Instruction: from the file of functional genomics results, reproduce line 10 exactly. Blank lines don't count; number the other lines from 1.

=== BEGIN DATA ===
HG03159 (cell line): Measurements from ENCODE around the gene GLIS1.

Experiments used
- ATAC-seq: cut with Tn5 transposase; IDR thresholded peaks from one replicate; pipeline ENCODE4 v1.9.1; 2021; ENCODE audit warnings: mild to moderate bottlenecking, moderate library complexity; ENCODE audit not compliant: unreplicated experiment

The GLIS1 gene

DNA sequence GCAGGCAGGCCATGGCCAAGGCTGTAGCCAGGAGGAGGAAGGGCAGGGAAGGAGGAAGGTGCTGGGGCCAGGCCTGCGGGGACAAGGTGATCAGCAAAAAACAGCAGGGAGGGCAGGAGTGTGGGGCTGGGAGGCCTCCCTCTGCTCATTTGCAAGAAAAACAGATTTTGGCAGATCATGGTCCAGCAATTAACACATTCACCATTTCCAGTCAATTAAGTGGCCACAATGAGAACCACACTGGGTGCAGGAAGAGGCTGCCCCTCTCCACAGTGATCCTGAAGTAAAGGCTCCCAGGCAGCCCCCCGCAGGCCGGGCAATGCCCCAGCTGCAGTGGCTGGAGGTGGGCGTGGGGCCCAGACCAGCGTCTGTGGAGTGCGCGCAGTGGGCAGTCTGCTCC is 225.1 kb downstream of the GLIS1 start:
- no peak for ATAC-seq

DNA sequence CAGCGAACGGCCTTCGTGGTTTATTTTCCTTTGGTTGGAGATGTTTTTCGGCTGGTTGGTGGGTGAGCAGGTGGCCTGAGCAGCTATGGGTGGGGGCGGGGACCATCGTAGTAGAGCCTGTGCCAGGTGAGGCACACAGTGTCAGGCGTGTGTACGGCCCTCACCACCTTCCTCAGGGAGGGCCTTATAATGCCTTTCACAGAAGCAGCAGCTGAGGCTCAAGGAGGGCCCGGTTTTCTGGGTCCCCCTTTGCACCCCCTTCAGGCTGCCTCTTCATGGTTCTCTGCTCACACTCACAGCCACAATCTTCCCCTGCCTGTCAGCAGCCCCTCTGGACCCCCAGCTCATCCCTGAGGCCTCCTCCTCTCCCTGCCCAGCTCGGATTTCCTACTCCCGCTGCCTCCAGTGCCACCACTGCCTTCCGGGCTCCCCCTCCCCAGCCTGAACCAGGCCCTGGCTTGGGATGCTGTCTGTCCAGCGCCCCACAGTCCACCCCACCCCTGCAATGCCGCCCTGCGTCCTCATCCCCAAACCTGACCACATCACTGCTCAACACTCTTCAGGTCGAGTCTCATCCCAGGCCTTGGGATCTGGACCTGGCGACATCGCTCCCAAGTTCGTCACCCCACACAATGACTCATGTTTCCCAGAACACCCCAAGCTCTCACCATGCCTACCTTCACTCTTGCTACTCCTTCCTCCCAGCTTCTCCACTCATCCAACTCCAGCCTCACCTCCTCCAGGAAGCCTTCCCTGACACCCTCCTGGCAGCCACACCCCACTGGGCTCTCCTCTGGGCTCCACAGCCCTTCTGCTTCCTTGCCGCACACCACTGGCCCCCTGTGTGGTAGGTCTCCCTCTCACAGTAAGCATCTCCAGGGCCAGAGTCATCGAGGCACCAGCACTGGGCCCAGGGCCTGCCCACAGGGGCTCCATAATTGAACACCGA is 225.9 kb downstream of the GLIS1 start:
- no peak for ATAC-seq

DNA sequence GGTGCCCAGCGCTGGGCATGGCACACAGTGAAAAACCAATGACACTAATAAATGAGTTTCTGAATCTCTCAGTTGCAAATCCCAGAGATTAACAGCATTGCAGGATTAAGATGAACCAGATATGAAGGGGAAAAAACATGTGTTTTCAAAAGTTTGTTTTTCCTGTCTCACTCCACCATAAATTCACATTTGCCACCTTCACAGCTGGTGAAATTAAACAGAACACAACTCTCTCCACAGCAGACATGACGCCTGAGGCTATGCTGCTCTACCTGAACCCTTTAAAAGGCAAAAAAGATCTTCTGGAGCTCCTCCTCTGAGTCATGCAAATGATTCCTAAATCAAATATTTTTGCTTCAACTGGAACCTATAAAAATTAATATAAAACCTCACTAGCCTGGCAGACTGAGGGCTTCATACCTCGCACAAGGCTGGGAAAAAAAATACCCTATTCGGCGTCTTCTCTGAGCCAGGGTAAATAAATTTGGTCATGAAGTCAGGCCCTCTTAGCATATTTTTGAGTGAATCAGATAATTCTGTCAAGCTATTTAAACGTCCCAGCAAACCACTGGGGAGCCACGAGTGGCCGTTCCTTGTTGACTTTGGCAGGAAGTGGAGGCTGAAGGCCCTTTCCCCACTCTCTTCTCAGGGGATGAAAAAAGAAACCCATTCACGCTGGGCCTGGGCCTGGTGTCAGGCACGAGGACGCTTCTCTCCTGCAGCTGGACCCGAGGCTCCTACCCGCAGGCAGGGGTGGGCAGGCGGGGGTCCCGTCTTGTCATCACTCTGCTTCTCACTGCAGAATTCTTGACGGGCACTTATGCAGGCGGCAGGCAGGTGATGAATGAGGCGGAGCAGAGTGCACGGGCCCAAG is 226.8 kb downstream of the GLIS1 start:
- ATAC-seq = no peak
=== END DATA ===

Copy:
- ATAC-seq = no peak